Crema Catalana might well be Barcelona’s most famous contribution to the world’s menus, but there is much more variety to the food you’re likely to find when visiting this city trapped between the mar i muntanya – the sea and the mountains.
Catalan cuisine, which is known to have been flourishing as far back as the thirteenth century, is a beguiling melange of the best ingredients that the Mediterranean and the grazing slopes of the mountains can offer. This means that it is quite common to come across combinations such as lobster and chicken – often served in a hazelnut sauce; meatballs and cuttlefish; chicken and crayfish; and the simply scintillating rabbit and rum. The Barcelona locals like their sauces too – especially allioli (garlic and olive oil), sofregit (tomatoes, garlic and onions) and samfaina (chilli pepper and aubergines).
In Spring, you’ll find wonderfully tasty wild asparagus is plentiful, and lots of calçots (large spring onions); in the autumn there’s nothing better than freshly picked rovellons (mushrooms) and in winter, you’ll enjoy a hearty escudella d’olla – one of the best stews you could wish to find anywhere.
The very fact that Barcelona is a port has meant that visitors here can always guarantee that they will be able to find superb fresh fish but it has had the added bonus that it has meant that people from all over the world have been washed ashore here. For this reason, the authentic international restaurants in the city are on a par with any in Europe. As you wander round the city, you’ll find places to eat representing just about all the world’s continents – but, much more importantly – you’ll find that these restaurants, in the vast majority of cases, such good quality food. Barcelona’s reputation as a gastronomic delight is well deserved.
There are, as would be expected, many famous restaurants in the city – Botafumeiro in Gran de Gracia for its fish, the Patagonia Beef and Wine Restaurant on Gran Vía Cortes Catalanes for its top quality Argentinian beef and El Cangejo Loco on Moll de Gregal for its style and views – and its opportunity to ‘celebrity spot’. For me, though, one of the pleasures of this wonderful city is wandering around back streets an finding unpretentious little places that serve up home-made Catalan cuisine that you can dream about over the winter months until you’re able to visit again.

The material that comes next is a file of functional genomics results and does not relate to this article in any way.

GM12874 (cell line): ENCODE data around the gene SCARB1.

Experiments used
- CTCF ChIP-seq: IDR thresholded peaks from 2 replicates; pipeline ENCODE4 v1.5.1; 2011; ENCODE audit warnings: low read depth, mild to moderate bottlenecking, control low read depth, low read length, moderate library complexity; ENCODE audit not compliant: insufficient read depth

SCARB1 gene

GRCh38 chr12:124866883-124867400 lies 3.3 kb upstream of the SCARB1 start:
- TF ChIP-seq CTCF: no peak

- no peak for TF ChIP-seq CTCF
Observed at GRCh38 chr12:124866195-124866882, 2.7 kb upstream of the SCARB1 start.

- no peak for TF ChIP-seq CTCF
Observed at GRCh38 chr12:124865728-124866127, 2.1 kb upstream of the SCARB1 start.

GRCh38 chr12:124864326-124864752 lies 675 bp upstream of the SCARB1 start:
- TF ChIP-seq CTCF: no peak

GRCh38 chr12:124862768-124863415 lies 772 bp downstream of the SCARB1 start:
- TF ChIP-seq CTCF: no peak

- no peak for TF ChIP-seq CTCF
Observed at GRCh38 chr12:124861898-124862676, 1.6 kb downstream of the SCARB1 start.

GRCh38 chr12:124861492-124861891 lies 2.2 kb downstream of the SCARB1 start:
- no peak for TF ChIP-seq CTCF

And just as Barcelona is a city of fine restaurants, it is also a place simply chock full of wonderful bars. Spain, needless to say, is a country where the bar is an integral part of social life and Barcelona is no different in that respect. Whether you are popping in for your early morning coffee (and perhaps something a little stronger with it), sitting for an afternoon drink in the shade, or preparing for a night on the town, then there will be countless bars to cater for you. Many, especially from Thursday nights onward, don’t get into their stride until after midnight but just head to the Gothic Quarter, Gràcia, Barceloneta, Las Ramblas or just about anywhere else in this exhilarating city and you’ll find great bars. My favourites happen to be the London Bar and Els Quatre Gats – bars in which the very essence of modernism seems to fill the air; L,Ascensor – where you’ll find the finest cocktails in the world; and Bosc de les Fades, which looks as if it was designed by Tim Burton.